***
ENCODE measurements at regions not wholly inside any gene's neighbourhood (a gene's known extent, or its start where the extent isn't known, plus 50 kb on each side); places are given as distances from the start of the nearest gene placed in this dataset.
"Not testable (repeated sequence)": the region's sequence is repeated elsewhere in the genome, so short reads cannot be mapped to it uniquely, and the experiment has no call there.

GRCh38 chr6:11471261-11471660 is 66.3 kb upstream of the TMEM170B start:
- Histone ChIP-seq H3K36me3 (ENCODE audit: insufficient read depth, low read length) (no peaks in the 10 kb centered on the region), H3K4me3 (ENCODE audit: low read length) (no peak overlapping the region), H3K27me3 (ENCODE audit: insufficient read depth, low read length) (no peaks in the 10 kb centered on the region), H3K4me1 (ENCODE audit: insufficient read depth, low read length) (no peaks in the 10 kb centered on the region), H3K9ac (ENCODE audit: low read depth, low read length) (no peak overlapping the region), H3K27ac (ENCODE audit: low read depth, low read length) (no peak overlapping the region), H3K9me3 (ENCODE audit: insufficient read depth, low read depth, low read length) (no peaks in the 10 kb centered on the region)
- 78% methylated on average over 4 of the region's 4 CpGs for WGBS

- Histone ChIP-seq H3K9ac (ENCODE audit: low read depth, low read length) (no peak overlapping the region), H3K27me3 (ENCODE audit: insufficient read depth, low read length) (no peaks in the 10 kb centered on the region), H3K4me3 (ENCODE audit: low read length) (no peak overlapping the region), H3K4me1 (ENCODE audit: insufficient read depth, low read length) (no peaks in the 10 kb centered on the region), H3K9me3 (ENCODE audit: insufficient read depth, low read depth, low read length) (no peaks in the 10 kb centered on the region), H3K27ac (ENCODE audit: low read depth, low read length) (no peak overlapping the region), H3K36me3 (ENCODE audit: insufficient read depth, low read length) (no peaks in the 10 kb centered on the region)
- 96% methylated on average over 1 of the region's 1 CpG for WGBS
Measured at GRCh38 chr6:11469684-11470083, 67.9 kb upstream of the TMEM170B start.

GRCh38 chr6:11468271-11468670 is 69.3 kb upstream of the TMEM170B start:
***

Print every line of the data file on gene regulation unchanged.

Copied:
ENCODE measurements at regions not wholly inside any gene's neighbourhood (a gene's known extent, or its start where the extent isn't known, plus 50 kb on each side); places are given as distances from the start of the nearest gene placed in this dataset.
"Not testable (repeated sequence)": the region's sequence is repeated elsewhere in the genome, so short reads cannot be mapped to it uniquely, and the experiment has no call there.

GRCh38 chr6:11471261-11471660 is 66.3 kb upstream of the TMEM170B start:
- Histone ChIP-seq H3K36me3 (ENCODE audit: insufficient read depth, low read length) (no peaks in the 10 kb centered on the region), H3K4me3 (ENCODE audit: low read length) (no peak overlapping the region), H3K27me3 (ENCODE audit: insufficient read depth, low read length) (no peaks in the 10 kb centered on the region), H3K4me1 (ENCODE audit: insufficient read depth, low read length) (no peaks in the 10 kb centered on the region), H3K9ac (ENCODE audit: low read depth, low read length) (no peak overlapping the region), H3K27ac (ENCODE audit: low read depth, low read length) (no peak overlapping the region), H3K9me3 (ENCODE audit: insufficient read depth, low read depth, low read length) (no peaks in the 10 kb centered on the region)
- 78% methylated on average over 4 of the region's 4 CpGs for WGBS

- Histone ChIP-seq H3K9ac (ENCODE audit: low read depth, low read length) (no peak overlapping the region), H3K27me3 (ENCODE audit: insufficient read depth, low read length) (no peaks in the 10 kb centered on the region), H3K4me3 (ENCODE audit: low read length) (no peak overlapping the region), H3K4me1 (ENCODE audit: insufficient read depth, low read length) (no peaks in the 10 kb centered on the region), H3K9me3 (ENCODE audit: insufficient read depth, low read depth, low read length) (no peaks in the 10 kb centered on the region), H3K27ac (ENCODE audit: low read depth, low read length) (no peak overlapping the region), H3K36me3 (ENCODE audit: insufficient read depth, low read length) (no peaks in the 10 kb centered on the region)
- 96% methylated on average over 1 of the region's 1 CpG for WGBS
Measured at GRCh38 chr6:11469684-11470083, 67.9 kb upstream of the TMEM170B start.

GRCh38 chr6:11468271-11468670 is 69.3 kb upstream of the TMEM170B start: